British Overseas Territories, inclusive of the British Virgin Islands, have little appetite for greater political independence.
This is one of the conclusions which has emerged from research being conducted by Territorial At Large Representative Carvin Malone surrounding the “One BVI Agenda”.
Though some may disagree with the statement, and themselves believe that the territory has a growing hunger for independence and greater political autonomy, Malone lamented that he had to agree with published research on the topic which suggests that these are the views of a minority.
“They’ve said that if you put it to a vote today in each and every one of the territories you’ll fail… I’m saying if you put it to the vote today, we’ll fail… we will fail because the governance of our people, by our people – our people don’t trust us to do this,” he said.
One supporting document of Malone’s statements is the Fifteenth Report of Session 2017-19 of the House of Commons Foreign Affairs Committee, titled “Global Britain and the British Overseas Territories: Resetting the relationship”.
The report noted, in item 3 of its introduction, that the UK’s relationships with the Overseas Territories have been under the spotlight in recent years for several reasons including: the Brexit vote in 2016 and its potentially seismic impact for several Overseas Territories; Hurricanes Irma and Maria in 2017; and the consideration in and approval by Parliament in 2018 of the Sanctions and Anti Money Laundering Act requiring registers of beneficial ownership to be published in the Overseas territories – a move which was criticised by some overseas territories as unconstitutional.
Despite these areas of concern and disagreement over the years, the UK commissioned report maintained that the territories are proud to remain British Overseas Territories, and stated that “the evidence we received suggests that for many people in the OTs, Global Britain is a living reality. These territories are not part of the UK, but they see themselves as members of a Global British family”.
Other noted evidence in this report, however, did find that this was not a universal feeling.
Former Governor of Bermuda George Fergusson is quoted as expressing that “there will always be a degree of confusion and pushing and pulling” and that the relationships between the United Kingdom and the Overseas Territories are “almost fated to be difficult”. This he explained is because each territory differs in what relationship it wants from the UK, and while some indeed want some more autonomy, others want to be closer to the UK, and the remainder seems to be happy with the status quo.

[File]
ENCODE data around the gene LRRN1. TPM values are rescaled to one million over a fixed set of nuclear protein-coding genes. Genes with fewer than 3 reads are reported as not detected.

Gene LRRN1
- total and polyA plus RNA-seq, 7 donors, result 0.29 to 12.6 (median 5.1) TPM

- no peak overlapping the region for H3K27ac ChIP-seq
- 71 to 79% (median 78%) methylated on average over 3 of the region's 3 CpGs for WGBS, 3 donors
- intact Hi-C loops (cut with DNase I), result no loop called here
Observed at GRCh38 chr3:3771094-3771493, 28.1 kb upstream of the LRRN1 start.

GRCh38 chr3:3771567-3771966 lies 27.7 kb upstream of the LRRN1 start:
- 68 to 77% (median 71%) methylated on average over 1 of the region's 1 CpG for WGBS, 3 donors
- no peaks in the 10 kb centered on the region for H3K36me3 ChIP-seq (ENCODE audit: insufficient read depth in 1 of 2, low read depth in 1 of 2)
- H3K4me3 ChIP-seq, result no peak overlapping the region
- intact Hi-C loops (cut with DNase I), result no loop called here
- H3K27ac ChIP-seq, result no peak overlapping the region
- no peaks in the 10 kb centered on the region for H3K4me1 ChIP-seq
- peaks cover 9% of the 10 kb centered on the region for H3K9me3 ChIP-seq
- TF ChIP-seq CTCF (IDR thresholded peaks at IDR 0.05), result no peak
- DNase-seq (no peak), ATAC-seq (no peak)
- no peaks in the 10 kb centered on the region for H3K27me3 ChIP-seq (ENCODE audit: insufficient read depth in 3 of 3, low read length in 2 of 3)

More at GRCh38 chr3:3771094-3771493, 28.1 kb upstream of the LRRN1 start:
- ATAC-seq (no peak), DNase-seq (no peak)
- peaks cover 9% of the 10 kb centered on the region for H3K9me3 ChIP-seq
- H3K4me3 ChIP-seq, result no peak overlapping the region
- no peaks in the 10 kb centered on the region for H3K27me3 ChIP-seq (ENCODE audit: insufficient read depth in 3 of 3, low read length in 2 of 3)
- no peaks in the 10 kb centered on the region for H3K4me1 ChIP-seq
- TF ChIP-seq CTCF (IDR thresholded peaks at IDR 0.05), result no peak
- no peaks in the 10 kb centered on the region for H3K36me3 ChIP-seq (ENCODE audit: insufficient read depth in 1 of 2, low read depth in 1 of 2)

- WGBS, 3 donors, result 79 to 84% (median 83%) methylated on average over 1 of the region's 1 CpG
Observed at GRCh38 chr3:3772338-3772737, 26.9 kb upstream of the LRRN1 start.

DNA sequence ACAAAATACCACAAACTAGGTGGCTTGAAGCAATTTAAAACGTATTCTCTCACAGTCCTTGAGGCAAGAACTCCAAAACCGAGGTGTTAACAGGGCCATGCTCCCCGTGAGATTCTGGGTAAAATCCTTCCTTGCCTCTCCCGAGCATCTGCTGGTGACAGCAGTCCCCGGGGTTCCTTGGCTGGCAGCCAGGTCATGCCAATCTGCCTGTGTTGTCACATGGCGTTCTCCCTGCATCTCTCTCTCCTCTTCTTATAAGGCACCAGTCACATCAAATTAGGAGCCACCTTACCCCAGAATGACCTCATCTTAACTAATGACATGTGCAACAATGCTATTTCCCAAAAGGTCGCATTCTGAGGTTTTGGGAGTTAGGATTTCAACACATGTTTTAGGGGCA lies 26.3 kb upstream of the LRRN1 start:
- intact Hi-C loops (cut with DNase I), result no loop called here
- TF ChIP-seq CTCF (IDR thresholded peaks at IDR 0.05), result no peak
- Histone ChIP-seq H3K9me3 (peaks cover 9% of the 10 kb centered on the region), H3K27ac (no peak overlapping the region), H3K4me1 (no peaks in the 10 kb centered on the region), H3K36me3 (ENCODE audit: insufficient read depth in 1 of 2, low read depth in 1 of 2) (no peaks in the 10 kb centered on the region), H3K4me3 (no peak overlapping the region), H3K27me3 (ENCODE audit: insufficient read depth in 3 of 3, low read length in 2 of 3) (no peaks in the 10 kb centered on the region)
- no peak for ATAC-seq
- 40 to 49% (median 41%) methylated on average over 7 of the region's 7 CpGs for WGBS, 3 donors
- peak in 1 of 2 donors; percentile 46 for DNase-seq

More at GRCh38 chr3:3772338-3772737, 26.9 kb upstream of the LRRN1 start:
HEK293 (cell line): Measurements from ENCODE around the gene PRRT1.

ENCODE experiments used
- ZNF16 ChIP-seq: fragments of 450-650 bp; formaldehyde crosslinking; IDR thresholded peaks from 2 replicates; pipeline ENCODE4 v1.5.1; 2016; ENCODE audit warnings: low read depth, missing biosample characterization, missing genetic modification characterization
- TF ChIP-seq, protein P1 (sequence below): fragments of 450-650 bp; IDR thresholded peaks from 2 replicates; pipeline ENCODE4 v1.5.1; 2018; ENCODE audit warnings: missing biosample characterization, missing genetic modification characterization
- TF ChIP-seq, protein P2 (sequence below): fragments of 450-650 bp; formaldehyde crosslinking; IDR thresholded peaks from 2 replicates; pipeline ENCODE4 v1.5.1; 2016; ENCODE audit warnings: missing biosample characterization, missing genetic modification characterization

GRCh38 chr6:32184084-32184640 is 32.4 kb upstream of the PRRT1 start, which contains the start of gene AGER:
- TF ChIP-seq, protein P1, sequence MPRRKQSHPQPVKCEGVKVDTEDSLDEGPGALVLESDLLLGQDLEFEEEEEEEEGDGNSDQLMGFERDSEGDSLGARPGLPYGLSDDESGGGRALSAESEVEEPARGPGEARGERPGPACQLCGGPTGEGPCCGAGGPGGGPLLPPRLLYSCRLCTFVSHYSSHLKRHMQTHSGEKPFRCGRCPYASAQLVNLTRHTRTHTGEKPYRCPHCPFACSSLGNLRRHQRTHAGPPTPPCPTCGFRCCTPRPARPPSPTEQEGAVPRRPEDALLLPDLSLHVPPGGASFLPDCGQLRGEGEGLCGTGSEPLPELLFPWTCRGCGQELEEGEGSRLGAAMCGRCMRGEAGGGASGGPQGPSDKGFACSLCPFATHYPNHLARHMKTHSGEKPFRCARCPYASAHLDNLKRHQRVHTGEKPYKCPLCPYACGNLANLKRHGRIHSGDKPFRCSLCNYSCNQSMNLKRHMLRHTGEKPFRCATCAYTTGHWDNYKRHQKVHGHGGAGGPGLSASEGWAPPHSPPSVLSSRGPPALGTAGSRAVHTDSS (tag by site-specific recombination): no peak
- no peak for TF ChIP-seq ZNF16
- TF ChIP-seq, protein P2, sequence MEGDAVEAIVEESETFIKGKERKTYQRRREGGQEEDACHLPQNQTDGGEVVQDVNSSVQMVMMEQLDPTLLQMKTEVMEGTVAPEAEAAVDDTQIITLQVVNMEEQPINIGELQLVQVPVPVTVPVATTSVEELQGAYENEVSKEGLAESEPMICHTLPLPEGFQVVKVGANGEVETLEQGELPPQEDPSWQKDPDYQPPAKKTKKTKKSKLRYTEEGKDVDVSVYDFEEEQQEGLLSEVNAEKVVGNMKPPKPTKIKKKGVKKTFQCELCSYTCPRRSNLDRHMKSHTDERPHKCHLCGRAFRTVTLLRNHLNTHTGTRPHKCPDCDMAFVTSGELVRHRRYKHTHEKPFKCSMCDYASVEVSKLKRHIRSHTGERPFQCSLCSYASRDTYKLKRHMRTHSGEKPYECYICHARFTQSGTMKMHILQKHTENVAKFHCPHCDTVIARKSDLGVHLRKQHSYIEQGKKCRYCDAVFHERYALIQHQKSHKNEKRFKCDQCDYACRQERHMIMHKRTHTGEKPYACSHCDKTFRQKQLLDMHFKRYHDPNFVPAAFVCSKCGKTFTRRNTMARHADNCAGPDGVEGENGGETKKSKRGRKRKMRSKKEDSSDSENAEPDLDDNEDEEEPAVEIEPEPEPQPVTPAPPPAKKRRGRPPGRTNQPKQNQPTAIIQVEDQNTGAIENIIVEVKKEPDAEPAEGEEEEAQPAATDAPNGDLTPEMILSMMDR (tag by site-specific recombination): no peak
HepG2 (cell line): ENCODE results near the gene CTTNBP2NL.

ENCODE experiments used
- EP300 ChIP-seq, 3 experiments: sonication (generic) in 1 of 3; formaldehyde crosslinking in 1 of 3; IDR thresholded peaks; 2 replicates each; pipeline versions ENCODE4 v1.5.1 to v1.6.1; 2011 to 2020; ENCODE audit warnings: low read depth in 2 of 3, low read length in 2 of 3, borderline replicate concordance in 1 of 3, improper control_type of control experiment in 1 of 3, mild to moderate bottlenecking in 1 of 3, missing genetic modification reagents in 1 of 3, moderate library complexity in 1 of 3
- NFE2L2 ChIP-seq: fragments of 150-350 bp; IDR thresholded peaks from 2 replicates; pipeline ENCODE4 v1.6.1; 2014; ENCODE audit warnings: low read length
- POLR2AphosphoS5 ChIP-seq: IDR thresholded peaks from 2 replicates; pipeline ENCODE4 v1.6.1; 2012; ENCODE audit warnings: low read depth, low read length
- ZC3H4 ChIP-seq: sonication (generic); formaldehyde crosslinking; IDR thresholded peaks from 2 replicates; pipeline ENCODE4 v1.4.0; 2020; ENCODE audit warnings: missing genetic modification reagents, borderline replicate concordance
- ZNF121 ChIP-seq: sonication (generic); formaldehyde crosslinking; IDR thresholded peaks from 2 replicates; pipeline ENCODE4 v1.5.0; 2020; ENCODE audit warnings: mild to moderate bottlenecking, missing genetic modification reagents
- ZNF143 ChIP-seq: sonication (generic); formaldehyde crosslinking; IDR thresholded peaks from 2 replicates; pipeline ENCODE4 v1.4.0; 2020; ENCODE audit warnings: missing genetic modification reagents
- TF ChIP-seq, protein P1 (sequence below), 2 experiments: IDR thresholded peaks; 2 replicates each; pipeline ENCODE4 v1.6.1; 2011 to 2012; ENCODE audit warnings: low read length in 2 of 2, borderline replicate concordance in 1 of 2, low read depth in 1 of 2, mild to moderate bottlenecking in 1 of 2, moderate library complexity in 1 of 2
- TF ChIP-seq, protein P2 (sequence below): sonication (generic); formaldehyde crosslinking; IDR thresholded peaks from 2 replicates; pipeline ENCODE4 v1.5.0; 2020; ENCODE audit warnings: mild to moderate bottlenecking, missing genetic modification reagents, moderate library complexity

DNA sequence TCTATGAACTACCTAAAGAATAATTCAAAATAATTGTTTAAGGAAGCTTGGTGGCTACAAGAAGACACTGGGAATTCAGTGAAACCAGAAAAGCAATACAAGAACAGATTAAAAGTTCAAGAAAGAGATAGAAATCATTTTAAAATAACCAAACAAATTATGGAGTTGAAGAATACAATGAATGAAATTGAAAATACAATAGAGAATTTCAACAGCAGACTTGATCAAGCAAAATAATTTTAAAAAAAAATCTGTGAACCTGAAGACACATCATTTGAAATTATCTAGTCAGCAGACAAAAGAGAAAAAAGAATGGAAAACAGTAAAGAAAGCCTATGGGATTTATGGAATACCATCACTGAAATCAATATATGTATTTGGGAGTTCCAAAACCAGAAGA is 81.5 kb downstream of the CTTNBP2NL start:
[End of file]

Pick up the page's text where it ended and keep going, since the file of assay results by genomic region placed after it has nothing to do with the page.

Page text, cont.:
It was Dr. Peter Clegg of the University of West England who was quoted as saying that there is little appetite in the Overseas Territories for Independence, and suggesting that there is a general satisfaction with the existing status quo despite occasional difficulties in relations.
Malone, speaking on the history of political advancement of the region, said in the past the BVI has had the opportunity to break away from the UK but chose not to. Now, decades later, as other former British Territories in the region advance to a Republic, he questions the BVI’s next step.
“From 1962, the West Indian Act, when we broke away from the federation, we had a choice either to go and I call it “semi-independence, because the queen is still the particular sovereign body of most of these, Antigua, Saint Vincent and a number of other places. We had that choice, we decided to stay where we are”, he said.
He added, “What I’m saying is what is our next step?… In my research, it is said that the UK has felt that whether it is Bermuda, Turks and Caicos, Caymans, BVI, Anguilla, Montserrat, it does not seem that there is any appetite by the majority of the population to go that other step. They would rather stay as British Overseas Territories without removing the particular governor as the one who represents the queen and the UK.”
Malone noted that this threatens the already adjusted timelines of C 24, the Special Committee convened by the United Nations on the Situation with regard to the implementation of the Declaration on the Granting of Independence to Colonial Countries and Peoples, and the 2030 agenda.
“It is saying that at the C 24, you have this 2030 agenda. We have moved it a number of times and you’re going to have to move it again because there’s no appetite from the majority within each of these territories for further political advancement,” Malone explained.